|Institution:||University of Michigan|
|Keywords:||Angiogenesis; PEG Hydrogel; Mechanotransduction; Endothelial Cell; Capillary Morphogenesis; Biomaterials; Biomedical Engineering; Engineering|
|Full text PDF:||http://hdl.handle.net/2027.42/111562|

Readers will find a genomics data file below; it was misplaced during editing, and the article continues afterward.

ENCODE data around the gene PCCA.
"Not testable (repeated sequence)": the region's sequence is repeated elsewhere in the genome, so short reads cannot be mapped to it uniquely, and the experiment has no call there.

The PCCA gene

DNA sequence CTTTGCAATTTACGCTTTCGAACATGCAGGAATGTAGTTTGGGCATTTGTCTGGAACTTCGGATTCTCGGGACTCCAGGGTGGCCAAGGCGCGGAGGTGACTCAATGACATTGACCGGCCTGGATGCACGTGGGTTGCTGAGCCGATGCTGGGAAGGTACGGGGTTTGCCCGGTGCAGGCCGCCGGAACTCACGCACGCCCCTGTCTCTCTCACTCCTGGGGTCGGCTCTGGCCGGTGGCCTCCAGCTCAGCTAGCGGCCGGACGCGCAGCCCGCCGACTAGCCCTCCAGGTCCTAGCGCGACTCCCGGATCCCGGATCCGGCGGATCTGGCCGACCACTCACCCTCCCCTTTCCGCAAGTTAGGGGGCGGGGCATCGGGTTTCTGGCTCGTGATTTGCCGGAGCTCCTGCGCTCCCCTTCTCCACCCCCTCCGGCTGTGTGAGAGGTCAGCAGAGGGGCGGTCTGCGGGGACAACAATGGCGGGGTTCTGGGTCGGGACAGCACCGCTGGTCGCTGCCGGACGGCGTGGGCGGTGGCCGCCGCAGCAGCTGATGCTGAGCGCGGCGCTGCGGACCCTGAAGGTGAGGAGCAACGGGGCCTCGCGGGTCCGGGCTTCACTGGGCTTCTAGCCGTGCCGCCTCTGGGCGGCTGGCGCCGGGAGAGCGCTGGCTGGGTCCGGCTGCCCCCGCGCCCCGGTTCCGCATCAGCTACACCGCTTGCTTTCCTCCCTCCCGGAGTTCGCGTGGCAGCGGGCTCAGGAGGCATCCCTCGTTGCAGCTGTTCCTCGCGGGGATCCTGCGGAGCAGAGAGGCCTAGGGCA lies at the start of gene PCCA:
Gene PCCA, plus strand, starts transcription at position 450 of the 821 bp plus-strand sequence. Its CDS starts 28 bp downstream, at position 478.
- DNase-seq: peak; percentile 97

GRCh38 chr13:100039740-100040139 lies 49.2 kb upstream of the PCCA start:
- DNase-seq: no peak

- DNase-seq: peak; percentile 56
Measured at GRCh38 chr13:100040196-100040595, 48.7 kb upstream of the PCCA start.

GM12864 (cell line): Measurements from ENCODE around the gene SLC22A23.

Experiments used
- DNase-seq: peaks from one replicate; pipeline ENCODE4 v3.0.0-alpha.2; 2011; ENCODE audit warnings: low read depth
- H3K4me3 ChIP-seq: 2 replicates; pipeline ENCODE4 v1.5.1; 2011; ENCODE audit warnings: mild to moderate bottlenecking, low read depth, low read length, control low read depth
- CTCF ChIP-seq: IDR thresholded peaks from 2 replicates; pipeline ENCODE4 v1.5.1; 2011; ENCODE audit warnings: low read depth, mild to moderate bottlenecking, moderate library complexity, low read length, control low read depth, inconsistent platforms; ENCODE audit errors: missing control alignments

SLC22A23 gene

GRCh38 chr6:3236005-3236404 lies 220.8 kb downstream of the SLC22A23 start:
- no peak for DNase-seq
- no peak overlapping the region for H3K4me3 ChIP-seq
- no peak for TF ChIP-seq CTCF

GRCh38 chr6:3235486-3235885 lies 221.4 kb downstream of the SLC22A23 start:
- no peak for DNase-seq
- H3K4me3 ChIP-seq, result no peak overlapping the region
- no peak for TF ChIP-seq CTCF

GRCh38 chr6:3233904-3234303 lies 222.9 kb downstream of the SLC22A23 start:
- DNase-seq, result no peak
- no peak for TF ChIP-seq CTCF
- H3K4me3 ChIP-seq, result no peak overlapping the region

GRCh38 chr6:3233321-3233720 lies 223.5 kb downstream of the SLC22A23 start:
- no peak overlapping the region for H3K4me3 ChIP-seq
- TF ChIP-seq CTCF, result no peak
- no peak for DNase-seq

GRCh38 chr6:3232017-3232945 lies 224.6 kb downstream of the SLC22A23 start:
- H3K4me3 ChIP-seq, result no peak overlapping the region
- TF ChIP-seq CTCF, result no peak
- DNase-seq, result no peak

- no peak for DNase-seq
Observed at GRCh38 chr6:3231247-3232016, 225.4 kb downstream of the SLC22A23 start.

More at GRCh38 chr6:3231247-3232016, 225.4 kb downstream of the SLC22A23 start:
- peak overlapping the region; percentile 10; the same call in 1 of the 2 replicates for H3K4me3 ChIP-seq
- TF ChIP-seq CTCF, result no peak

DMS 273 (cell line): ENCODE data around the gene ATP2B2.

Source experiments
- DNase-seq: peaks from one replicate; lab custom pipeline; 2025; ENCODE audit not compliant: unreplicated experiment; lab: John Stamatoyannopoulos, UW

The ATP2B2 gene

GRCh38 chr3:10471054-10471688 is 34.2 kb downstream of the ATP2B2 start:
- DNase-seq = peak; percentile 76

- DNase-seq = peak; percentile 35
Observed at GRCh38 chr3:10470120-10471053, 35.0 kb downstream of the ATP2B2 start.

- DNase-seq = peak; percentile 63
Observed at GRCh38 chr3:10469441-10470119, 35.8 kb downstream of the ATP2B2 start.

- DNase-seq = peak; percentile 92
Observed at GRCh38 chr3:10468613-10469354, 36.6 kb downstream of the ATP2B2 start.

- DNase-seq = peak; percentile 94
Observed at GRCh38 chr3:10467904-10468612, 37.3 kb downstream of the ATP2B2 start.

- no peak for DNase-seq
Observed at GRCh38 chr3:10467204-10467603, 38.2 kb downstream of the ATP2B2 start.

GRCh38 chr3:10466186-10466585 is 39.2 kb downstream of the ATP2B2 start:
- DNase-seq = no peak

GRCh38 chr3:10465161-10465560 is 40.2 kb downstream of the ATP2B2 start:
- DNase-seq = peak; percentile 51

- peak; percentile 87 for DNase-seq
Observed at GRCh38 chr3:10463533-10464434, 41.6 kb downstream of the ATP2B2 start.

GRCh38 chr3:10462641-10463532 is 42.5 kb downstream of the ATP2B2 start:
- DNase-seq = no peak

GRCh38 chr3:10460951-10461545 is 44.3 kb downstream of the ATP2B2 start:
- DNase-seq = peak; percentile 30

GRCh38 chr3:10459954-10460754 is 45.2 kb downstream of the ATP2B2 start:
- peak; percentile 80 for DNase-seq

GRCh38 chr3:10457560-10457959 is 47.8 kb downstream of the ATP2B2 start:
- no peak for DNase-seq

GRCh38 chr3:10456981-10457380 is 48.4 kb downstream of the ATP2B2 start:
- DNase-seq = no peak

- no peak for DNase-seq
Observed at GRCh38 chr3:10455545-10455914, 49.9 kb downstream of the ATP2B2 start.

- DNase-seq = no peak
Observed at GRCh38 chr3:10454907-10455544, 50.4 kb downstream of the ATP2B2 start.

Ischemic injury is a leading cause of morbidity and mortality with the most common causes being heart attack, stroke, and peripheral artery disease. Therapies attempt to improve healing, in part, by promoting angiogenesis in these ischemic sites. Angiogenic invasion and maturation into a new capillary network may be affected by the altered microstructure and the mechanical properties of the ischemic tissue, in particular, the extracellular matrix (ECM). It is known that endothelial cells (EC) are mechanosensitive and reorient in response to both shear and normal stresses in vessels. Further, they generate traction forces and displacements in 2D culture to coordinate motion. However, the question of whether EC use cell-generated ECM forces to communicate in 3D culture to direct capillary organization and anastomosis is currently unresolved. Hydrogels formed from natural extracellular matrix (ECM) proteins readily support the formation of vasculature in vitro. The ECM is a highly ordered meshwork of various macromolecules. This anisotropic microstructure produces non-linear viscoelastic mechanical properties which confound attempts towards modeling the mechanical environment around cells. To overcome these issues, we developed a biosynthetic hydrogel consisting of polyethylene glycol diacrylamide conjugated to macromolecular type-I collagen. Through acrylamide-based cross-links, these materials allow for independent control of physical properties and bulk ligand concentration. Photoencapsulation of EC and fibroblasts within this hydrogel material and their subsequent co-culture led to the formation of capillary vessel-like networks with well-defined hollow lumens. Patterned hydrogel constructs were produced to assess angiogenic invasion independently of other stages of EC organization. ECM displacements were observed over time and mechanical modeling was used to compute cell-generated stresses and strains. We found that regions of strain exceeding 9% and stress exceeding 1,500 pico-Newtons per square micron co-localized with regions of capillary invasion (r=0.44). Thus, capillaries were found to generate stresses which propagated though the ECM. Through these studies, we developed an engineered ECM which enabled the magnitudes of cell-generated stresses during a complex 3D morphogenetic process to be quantified for the first time. These findings could yield a better understanding of the physical principles guiding capillary morphogenesis and provide new strategies for treating ischemic disease.